In Auburn, Alabama, where I went to college, there’s a fantastic lil place called Bizilia’s Cafe. They have some amazing paninis, wraps, coffee, muffininis, and more. In case you are unfamiliar with a muffinini, it’s where they take chocolate muffins and press them in a panini press (making the chocolate chips all gooey) and then slice them and put whipped cream in between the two halves. It’s basically one of the greatest food inventions since sliced bread. Maybe even greater.
Today, however, we will be focusing on the more traditional panini. I got a panini press as a wedding present and thought, “I doubt I’ll ever use this. Should I take it back and exchange it?” Well for whatever reason we decided to keep it, and I am SO GLAD we did. If you don’t have one, I recommend that you get one (like, tomorrow). It magically takes regular, boring sandwiches and turns them into culinary delights. We use ours all the time.
The one pictured above is one of our favorites (even if it is vegetarian). It’s very simple, yet more sophisticated than a PBJ. When I made this, I used store-bought pesto, but the recipe below includes how to make your own pesto if you want to. It’s also much better if you use fresh mozzarella and not the kind that comes pre-sliced. It just doesn’t melt the same…or taste the same, if you ask me.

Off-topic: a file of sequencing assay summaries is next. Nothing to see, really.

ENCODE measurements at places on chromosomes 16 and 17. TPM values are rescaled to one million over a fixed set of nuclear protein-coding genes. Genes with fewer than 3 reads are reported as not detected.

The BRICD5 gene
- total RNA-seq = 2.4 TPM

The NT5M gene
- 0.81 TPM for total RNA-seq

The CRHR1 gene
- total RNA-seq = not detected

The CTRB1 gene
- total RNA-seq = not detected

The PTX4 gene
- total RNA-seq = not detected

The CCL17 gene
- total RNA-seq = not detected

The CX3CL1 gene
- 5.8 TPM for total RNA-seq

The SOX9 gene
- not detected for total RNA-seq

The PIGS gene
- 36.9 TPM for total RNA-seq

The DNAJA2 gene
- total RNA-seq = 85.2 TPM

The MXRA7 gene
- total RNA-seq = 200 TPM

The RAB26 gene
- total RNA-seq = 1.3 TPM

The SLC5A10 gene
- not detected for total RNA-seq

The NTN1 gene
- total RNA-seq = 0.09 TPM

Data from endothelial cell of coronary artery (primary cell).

- 4 slices rye or sourdough bread
- 4 quarter-inch slices of fresh mozzarella
- 1 tomato, cut into thick slices
- 1/2 cup fresh basil pesto, recipe follows (or use the store-bought stuff, it's really just as good!)
- Freshly ground black pepper
- Extra-virgin olive oil
- 1/2 cup pine nuts
- 2 cups fresh basil leaves
- 1 cup fresh Italian parsley leaves
- 1/2 cup Parmesan or Romano
- 2 garlic cloves
- 1/4 teaspoon salt
- 1/2 cup extra-virgin olive oil
- If making your own pesto -- Toast pine nuts in a skillet over medium heat until fragrant, about 5 minutes. Combine all pesto ingredients in a food processor and pulse until well combined but still rough-textured.
- If you have a panini press, turn it on to warm up; otherwise, set a skillet over medium heat.
- Assemble sandwich by smearing insides of bread slices with pesto. Arrange a layer of sliced tomato and season with a few turns of fresh pepper. Layer the mozzarella slices over the top and then place another piece of bread on top to make the sandwich.
- Drizzle olive oil over skillet's surface and place sandwiches on the hot skillet or panini press. If using a skillet, place another heavy skillet over the top to form a "press". Turn after 2 to 3 minutes and replace weight. The sandwich is ready when golden brown and mozzarella has melted around the edges.
Source: An Edible Symphony